U.S. District Judge Mark. R. Hornak has ruled that Pennsylvania product liability law permitting unlimited punitive damages controls three suits alleging Novartis Pharmaceutical’s bone drug, Zometa, caused jaw injuries. Judge Hornak denied the drugmaker’s attempt to apply New Jersey law, ruling that Pennsylvania law applied to the suits. Novartis had argued that New Jersey, home to its U.S. headquarters, had the more significant relationship to the punitive damages issue since it was the site of the alleged corporate misconduct.
The New Jersey Products Liability Act law contains a punitive-damages cap of $350,000 or five times the compensatory award, whichever is greater. The New Jersey law also precludes punitive damages for FDA-approved products without evidence that the manufacturer knowingly misled the government on information relevant to the alleged injuries. Pennsylvania law imposes no such restrictions on punitive awards. The Plaintiffs are former Zometa users, or their spouses, who filed suit based on these claims; strict liability, negligent manufacture; failure to warn and breach of warranty. The users allegedly developed osteonecrosis of the jaw (ONJ) after taking the drug while undergoing cancer treatment.
Two of the three suits at issue in the court’s ruling were filed in federal court in Washington, D.C., and were first sent to a Tennessee multidistrict litigation and then to Pennsylvania. The users in these two cases first ingested Zometa in Pennsylvania. Under Washington’s choice-of-law protocols, Pennsylvania met the four-factor test for applying its law to the suits, according to Judge Hornak’s order. He said that the site of the alleged injury generally determines the controlling state law, adding that the relevant injurious conduct occurred not in New Jersey, where Novartis created Zometa’s labeling, packaging and marketing materials, but in Pennsylvania, where it allegedly misinformed physicians about the drug’s side effects through inadequate warning labels. The court’s order reads in part:
The plaintiffs and their doctors allegedly failed to receive adequate warnings in Pennsylvania, plaintiffs were prescribed the drug in Pennsylvania, and were infused with the drug in Pennsylvania. [Novartis] did conduct research regarding Zometa and make decisions on Zometa marketing, labeling, and packaging in New Jersey. However, the place where the defendant engaged in certain conduct is of less significance in situations where a potential defendant might choose to conduct his activities in a state whose tort rules are favorable.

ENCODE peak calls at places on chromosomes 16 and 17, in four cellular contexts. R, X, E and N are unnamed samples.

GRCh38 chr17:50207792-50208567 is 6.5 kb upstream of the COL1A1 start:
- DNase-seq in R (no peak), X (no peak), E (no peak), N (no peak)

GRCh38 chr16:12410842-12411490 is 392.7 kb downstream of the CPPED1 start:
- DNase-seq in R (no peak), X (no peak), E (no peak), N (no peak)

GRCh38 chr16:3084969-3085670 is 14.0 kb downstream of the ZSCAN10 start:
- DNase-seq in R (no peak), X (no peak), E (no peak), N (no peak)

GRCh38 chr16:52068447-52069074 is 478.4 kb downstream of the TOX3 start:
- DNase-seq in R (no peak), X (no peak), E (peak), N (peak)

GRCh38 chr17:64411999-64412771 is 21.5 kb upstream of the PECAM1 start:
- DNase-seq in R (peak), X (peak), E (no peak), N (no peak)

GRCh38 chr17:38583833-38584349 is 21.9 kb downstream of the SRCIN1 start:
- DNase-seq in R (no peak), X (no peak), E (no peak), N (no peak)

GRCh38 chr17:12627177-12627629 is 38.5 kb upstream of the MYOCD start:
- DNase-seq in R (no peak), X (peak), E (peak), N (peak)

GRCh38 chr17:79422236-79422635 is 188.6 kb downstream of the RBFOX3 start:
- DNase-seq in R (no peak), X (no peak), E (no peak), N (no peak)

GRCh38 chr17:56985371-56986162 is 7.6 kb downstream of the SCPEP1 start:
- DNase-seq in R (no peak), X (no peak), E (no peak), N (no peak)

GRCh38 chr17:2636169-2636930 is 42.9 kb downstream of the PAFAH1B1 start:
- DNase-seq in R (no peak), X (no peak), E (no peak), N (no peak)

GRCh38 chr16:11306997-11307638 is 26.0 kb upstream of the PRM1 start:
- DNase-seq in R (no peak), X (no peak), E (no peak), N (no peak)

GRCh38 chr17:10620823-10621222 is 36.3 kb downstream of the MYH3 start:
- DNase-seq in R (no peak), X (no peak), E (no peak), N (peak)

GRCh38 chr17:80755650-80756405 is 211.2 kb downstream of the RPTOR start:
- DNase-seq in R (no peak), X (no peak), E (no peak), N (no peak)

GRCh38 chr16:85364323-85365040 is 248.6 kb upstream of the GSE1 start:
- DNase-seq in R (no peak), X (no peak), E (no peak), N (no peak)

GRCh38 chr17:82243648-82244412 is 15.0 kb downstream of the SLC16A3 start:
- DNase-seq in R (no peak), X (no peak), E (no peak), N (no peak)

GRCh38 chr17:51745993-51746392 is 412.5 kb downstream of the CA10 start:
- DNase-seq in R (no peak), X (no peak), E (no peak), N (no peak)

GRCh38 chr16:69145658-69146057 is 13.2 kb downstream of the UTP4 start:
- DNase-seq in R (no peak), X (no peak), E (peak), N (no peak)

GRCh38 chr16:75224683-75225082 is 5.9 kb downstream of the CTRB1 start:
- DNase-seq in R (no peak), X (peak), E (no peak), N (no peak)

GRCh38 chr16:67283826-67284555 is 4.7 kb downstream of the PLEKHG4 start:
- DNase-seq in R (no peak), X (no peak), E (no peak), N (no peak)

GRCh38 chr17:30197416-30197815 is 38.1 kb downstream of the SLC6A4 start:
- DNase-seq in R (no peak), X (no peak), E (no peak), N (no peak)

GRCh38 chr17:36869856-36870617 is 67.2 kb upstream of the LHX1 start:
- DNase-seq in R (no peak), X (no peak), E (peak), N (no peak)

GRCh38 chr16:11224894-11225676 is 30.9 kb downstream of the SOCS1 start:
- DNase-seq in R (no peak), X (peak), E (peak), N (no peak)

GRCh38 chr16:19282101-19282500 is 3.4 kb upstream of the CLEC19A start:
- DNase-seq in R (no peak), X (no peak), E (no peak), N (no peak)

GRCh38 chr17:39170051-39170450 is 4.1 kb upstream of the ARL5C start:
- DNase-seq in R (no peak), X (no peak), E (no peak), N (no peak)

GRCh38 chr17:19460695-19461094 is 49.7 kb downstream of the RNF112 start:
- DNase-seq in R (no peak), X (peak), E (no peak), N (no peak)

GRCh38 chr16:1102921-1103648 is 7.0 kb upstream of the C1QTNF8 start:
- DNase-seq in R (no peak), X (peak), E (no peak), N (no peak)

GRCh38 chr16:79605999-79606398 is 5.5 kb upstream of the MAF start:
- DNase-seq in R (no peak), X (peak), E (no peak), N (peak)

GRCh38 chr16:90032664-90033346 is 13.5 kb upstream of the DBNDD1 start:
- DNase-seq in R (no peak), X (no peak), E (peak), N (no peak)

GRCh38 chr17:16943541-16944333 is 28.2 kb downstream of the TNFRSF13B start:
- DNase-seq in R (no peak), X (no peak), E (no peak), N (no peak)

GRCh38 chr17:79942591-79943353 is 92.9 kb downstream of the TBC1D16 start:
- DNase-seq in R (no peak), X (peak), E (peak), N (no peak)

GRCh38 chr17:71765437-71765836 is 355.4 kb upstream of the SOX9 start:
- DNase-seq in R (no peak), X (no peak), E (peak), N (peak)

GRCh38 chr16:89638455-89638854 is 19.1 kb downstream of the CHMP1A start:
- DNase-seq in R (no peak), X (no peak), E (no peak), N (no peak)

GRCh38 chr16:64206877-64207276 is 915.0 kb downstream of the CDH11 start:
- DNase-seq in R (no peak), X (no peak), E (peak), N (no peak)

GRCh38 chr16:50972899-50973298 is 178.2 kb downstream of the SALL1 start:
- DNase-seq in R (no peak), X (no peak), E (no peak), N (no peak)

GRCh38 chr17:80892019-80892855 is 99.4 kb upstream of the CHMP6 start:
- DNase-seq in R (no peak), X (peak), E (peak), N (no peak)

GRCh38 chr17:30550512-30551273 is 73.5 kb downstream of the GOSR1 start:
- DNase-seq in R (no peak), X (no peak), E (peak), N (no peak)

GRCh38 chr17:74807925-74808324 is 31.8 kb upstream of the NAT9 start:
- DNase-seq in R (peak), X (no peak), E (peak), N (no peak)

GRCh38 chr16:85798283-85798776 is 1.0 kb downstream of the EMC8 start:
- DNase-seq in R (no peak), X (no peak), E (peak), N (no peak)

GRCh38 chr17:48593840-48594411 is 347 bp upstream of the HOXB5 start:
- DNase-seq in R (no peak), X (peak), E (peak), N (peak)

Judge Hornak said while he “respects” New Jersey’s interest in punishing and deterring dangerous corporate conduct on its own terms, he was swayed by Pennsylvania’s “substantial” interest in regulating pharmaceutical manufacturers that affirmatively market their products to Pennsylvania doctors, on that point. He wrote:
Pennsylvania maintains an interest in its own punitive damages law, which is intended to protect its citizens from defective products and to encourage manufacturers, wherever headquartered, to produce safe products. When those products are systematically introduced into Pennsylvania, Pennsylvania has a legitimate and substantial interest in applying its punitive damages law.
The choice of law for a third suit, first brought in New York, according to the order, hinged on the location of the “last event necessary” to establish Novartis’ liability. Judge Hornk said this “plainly occurred” in Pennsylvania. Judge Hornk wrote:
The allegations on which plaintiffs ground their punitive damages claims range well beyond [Novartis’] boardroom in New Jersey; they include claims that NPC marketed and sold Zometa to them in Pennsylvania, and failed to properly warn them there, while knowing of Zometa’s potentially devastating side effects.
Novartis recently failed to convince the U.S. Supreme Court to review its argument that state punitive damages awards encroach on the regulatory authority of the U.S. Food and Drug Administration and are therefore uniformly preempted. The Plaintiffs in the three lawsuits are represented by Joseph F. Butcher and Daniel E. Krauth, who are with the Pennsylvania law firm Zimmer Kunz; John Julian Vecchione of Valad & Vecchione, located in Fairfax, Va.; and Daniel A. Osborn with The Osborn Law firm based in New York City.
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